Today we’d like to introduce you to Blake Kuehn.
Every artist has a unique story. Can you briefly walk us through yours?
It’s hard to answer this question without hearing Dr. Evil from “Austin Powers: International Man of Mystery” inside my head saying, “The details of my life are quite inconsequential: Summers in Rangoon, luge lessons.” My backstory isn’t quite so exotic. I grew up in Dallas, went to college in Tucson and moved to LA in late ’96 with the goal of working in music. Fortunately, I only had to park cars for a few months before I landed my first job at MCA Records and bounced over to concert promotion just a few months before Napster decimated the industry. Fast forward through 17 years or so working in digital marketing in both the music and film industries for companies like Clear Channel Entertainment (you know it as Live Nation), Image Entertainment, AEG Live, and, ironically, Napster (the legal service) here I am – a full-time creative. Which sounds pretty obnoxious — I’d give myself five across the eyes for even saying it — but I don’t really know how to put it any other way since my primary focuses are photography, writing and music. I like to say I suffer from a clinical case of Creative ADHD but, fortunately, discipline and age has allowed me to find a balance so neither ever really suffers.
Please tell us about your art.
Since it was one of my photographs that brought me onto Voyage LA’s radar, I’ll focus on that. What I want people to take away when they view my work is an understanding, a question, a perspective — anything, really — about the world in which we live and how we interact with it. Whether it’s a photo of a surfer nailing a 360 at the Banzai Pipeline at the North Shore, the soul-crushing gaze of a Western Lowland Gorilla in captivity, a shot of Billy Gibbons and Dusty Hill from ZZ Top bearing down on you or a portrait of one of my dogs — I want my work to be provocative on some level.
As an artist, how do you define success and what quality or characteristic do you feel is essential to success as an artist?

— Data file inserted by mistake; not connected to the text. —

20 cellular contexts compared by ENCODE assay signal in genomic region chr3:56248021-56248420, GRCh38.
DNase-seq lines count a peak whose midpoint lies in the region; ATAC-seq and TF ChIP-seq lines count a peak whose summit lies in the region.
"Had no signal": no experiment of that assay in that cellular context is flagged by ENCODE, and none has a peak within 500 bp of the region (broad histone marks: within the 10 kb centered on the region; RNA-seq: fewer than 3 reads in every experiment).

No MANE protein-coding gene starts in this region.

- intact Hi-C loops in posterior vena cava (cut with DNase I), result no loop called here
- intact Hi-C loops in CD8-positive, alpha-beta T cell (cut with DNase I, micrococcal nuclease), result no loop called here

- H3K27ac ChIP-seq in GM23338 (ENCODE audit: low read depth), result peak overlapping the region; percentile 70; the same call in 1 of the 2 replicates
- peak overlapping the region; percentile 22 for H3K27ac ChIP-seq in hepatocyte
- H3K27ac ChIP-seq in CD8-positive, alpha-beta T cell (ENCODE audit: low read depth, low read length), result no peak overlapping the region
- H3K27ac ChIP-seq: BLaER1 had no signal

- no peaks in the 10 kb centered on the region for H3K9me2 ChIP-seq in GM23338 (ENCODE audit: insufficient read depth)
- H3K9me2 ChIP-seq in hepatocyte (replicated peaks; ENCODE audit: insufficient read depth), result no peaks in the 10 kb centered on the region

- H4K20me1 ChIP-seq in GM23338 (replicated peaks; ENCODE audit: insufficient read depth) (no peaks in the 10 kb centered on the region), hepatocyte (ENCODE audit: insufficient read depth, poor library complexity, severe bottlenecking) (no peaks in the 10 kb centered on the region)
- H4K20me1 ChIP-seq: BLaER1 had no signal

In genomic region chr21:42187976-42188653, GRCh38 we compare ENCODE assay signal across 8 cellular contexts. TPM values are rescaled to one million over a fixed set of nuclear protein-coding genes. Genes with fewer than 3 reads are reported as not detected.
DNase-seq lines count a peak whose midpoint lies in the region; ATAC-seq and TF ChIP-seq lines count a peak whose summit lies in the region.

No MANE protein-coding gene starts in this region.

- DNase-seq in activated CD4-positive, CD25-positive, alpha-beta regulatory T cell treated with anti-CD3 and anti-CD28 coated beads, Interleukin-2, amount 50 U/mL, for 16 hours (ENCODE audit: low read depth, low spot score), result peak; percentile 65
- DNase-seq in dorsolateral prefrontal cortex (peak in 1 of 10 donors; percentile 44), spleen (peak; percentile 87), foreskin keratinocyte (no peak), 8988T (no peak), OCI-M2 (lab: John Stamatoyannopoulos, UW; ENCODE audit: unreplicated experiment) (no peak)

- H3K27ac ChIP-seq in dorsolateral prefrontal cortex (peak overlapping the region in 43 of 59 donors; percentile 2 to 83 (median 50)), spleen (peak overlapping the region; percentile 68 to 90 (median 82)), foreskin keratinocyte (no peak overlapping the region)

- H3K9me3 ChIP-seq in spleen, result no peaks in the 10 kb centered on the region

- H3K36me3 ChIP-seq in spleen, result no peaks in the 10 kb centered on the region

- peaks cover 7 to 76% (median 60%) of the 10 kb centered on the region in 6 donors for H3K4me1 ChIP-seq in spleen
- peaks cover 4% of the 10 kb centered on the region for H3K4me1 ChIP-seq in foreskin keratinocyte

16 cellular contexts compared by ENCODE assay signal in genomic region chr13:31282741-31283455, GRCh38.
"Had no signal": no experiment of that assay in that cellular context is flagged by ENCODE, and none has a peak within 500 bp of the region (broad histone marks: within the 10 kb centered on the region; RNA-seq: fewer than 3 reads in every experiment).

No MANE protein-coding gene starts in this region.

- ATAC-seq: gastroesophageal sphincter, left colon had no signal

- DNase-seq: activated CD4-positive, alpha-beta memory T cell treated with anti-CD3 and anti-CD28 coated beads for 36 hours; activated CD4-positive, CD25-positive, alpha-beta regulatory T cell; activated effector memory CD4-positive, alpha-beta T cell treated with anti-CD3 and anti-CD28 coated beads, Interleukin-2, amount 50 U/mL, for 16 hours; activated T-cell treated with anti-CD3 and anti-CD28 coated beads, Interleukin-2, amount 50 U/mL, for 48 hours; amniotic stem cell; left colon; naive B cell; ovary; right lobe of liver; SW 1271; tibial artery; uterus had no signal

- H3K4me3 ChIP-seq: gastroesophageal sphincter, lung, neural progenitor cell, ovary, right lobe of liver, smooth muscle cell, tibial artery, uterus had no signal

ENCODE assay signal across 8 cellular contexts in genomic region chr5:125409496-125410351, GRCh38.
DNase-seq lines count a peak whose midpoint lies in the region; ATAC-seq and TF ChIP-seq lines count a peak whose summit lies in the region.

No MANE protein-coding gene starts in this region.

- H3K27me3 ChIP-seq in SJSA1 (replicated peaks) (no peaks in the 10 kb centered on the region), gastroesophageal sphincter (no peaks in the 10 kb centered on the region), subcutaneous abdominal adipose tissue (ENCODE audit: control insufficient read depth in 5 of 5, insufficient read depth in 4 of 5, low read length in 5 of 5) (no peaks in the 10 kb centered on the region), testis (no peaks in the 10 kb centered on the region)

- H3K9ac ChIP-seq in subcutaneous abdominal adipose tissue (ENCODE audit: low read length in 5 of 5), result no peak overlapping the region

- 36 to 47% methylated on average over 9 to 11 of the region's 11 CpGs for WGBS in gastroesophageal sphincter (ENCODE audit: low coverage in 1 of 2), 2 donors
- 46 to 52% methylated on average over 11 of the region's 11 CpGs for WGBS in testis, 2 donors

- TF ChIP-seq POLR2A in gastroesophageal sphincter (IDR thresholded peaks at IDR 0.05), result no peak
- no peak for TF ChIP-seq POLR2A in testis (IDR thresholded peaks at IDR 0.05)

I’ve always thought of my success in pretty simple terms: If I were to die tomorrow, would people have good things to say about me? Would they say the world had been a better place with me in it? Which is to say, my definition of success isn’t tied to my art or any other superficial measures of success, for that matter. Art is completely subjective. You have to — and I’m paraphrasing David Lee Roth, of course — you have to “raise it up the flagpole and see who salutes.”
What is absolutely necessary — unequivocally — essential is to overcome something every creative person I’ve ever known experiences — creative guilt. Creative guilt is the guilt you feel for being, wanting, or pursuing creativity. It’s the guilt you feel when nothing you create connects or resonates with anyone and you feel like all you’re creating is a lump of shit.
And the only way you overcome creative guilt is to accept that you have no other options — if you stop creating you will die a slow, agonizing death inside until all that is left of you is a hollow, festering shell of your former self. You will feel so dead inside that listening to The Cure’s “Disintegration” or Depeche Mode’s “Songs of Faith & Devotion” will become exercises in futility. Maybe. Just saying’.
How or where can people see your work? How can people support your work?
I appreciate you asking — thank you. I like to keep things as simple as possible so you can find me in two places: my portfolio website or on Instagram. There is usually some overlap between the two but my IG feed tends to be a bit more stream of consciousness since it’s rare for me not to caption my posts (which is where the stream of consciousness enters into the equation) whereas my portfolio site lets my work speak for itself. And right now my work is saying, “Print us out…in high quality, high resolution fine art prints so we can be framed and mounted on the wall. Do it… do it… do it.”
Also — I really can’t believe I’m typing this — one of my pictures is set to be published in the upcoming June issue of National Geographic! So there’s something you have to know about me: my three favorite magazines growing up were Metal Maniacs (like the Rolling Stone of Metal and Hard Rock), Playboy and National Geographic. So this is something of a trifecta for me. In the early 2000s, I was a contributing writer and photographer to Metal Maniacs. My first photo ever published was a shot of Lemmy from Motorhead taken with a first generation digital camera that was the size and weight of a brick. Back in college, Playboy used my fraternity house for a location shoot so they included a group shot of us, and now National Geographic is happening. Which is so profoundly humbling when you think about. If anything, it represents a world of possibilities and a validation of sorts since I decided to let go of my past career once and for all. To me, Nat Geo represents the best of the best. And — Voyage LA is the first media outlet who ever inquired about my work.
You know what it feels like? It feels like getting picked first to play kickball.
- Website: http://www.blakekuehn.com
- Email: email@example.com
- Instagram: @blakekuehn